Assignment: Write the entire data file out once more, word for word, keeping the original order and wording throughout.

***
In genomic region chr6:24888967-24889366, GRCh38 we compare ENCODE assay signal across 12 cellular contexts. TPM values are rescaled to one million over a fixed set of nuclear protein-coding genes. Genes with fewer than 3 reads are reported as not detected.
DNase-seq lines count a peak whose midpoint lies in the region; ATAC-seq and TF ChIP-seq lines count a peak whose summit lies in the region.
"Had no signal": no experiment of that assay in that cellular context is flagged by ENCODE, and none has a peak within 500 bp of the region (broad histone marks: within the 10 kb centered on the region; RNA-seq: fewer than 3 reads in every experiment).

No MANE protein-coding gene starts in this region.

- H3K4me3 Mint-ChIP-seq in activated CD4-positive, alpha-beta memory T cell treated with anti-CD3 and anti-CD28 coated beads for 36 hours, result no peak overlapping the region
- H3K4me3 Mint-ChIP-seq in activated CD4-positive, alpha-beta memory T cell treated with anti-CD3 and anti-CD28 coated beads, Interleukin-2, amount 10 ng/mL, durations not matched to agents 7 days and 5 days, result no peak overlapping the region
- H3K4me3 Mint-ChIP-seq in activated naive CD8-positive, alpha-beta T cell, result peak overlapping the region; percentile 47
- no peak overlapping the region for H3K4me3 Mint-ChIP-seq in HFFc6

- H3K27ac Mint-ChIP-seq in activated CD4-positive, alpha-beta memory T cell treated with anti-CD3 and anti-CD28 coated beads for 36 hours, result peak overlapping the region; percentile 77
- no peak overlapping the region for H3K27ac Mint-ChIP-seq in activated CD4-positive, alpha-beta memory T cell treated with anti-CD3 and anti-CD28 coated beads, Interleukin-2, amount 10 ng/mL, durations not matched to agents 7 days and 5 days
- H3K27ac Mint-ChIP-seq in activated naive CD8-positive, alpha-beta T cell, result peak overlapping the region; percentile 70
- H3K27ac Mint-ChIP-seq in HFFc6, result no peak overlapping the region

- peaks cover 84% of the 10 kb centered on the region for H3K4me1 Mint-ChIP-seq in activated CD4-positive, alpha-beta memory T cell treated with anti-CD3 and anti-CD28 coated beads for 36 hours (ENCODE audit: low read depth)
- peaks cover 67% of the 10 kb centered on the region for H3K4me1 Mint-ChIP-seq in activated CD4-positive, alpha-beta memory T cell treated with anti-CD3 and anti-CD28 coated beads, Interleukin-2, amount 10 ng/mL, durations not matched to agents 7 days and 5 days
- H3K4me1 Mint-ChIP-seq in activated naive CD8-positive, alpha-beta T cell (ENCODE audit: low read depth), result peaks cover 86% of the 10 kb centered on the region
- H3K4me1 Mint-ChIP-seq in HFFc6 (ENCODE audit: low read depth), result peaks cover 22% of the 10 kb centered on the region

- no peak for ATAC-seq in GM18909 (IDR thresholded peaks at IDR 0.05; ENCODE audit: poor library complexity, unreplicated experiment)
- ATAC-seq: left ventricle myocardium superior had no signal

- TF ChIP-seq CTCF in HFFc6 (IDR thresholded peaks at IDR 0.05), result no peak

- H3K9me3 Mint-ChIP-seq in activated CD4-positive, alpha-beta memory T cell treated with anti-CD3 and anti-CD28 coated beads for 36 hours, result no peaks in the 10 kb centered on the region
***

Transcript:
In genomic region chr6:24888967-24889366, GRCh38 we compare ENCODE assay signal across 12 cellular contexts. TPM values are rescaled to one million over a fixed set of nuclear protein-coding genes. Genes with fewer than 3 reads are reported as not detected.
DNase-seq lines count a peak whose midpoint lies in the region; ATAC-seq and TF ChIP-seq lines count a peak whose summit lies in the region.
"Had no signal": no experiment of that assay in that cellular context is flagged by ENCODE, and none has a peak within 500 bp of the region (broad histone marks: within the 10 kb centered on the region; RNA-seq: fewer than 3 reads in every experiment).

No MANE protein-coding gene starts in this region.

- H3K4me3 Mint-ChIP-seq in activated CD4-positive, alpha-beta memory T cell treated with anti-CD3 and anti-CD28 coated beads for 36 hours, result no peak overlapping the region
- H3K4me3 Mint-ChIP-seq in activated CD4-positive, alpha-beta memory T cell treated with anti-CD3 and anti-CD28 coated beads, Interleukin-2, amount 10 ng/mL, durations not matched to agents 7 days and 5 days, result no peak overlapping the region
- H3K4me3 Mint-ChIP-seq in activated naive CD8-positive, alpha-beta T cell, result peak overlapping the region; percentile 47
- no peak overlapping the region for H3K4me3 Mint-ChIP-seq in HFFc6

- H3K27ac Mint-ChIP-seq in activated CD4-positive, alpha-beta memory T cell treated with anti-CD3 and anti-CD28 coated beads for 36 hours, result peak overlapping the region; percentile 77
- no peak overlapping the region for H3K27ac Mint-ChIP-seq in activated CD4-positive, alpha-beta memory T cell treated with anti-CD3 and anti-CD28 coated beads, Interleukin-2, amount 10 ng/mL, durations not matched to agents 7 days and 5 days
- H3K27ac Mint-ChIP-seq in activated naive CD8-positive, alpha-beta T cell, result peak overlapping the region; percentile 70
- H3K27ac Mint-ChIP-seq in HFFc6, result no peak overlapping the region

- peaks cover 84% of the 10 kb centered on the region for H3K4me1 Mint-ChIP-seq in activated CD4-positive, alpha-beta memory T cell treated with anti-CD3 and anti-CD28 coated beads for 36 hours (ENCODE audit: low read depth)
- peaks cover 67% of the 10 kb centered on the region for H3K4me1 Mint-ChIP-seq in activated CD4-positive, alpha-beta memory T cell treated with anti-CD3 and anti-CD28 coated beads, Interleukin-2, amount 10 ng/mL, durations not matched to agents 7 days and 5 days
- H3K4me1 Mint-ChIP-seq in activated naive CD8-positive, alpha-beta T cell (ENCODE audit: low read depth), result peaks cover 86% of the 10 kb centered on the region
- H3K4me1 Mint-ChIP-seq in HFFc6 (ENCODE audit: low read depth), result peaks cover 22% of the 10 kb centered on the region

- no peak for ATAC-seq in GM18909 (IDR thresholded peaks at IDR 0.05; ENCODE audit: poor library complexity, unreplicated experiment)
- ATAC-seq: left ventricle myocardium superior had no signal

- TF ChIP-seq CTCF in HFFc6 (IDR thresholded peaks at IDR 0.05), result no peak

- H3K9me3 Mint-ChIP-seq in activated CD4-positive, alpha-beta memory T cell treated with anti-CD3 and anti-CD28 coated beads for 36 hours, result no peaks in the 10 kb centered on the region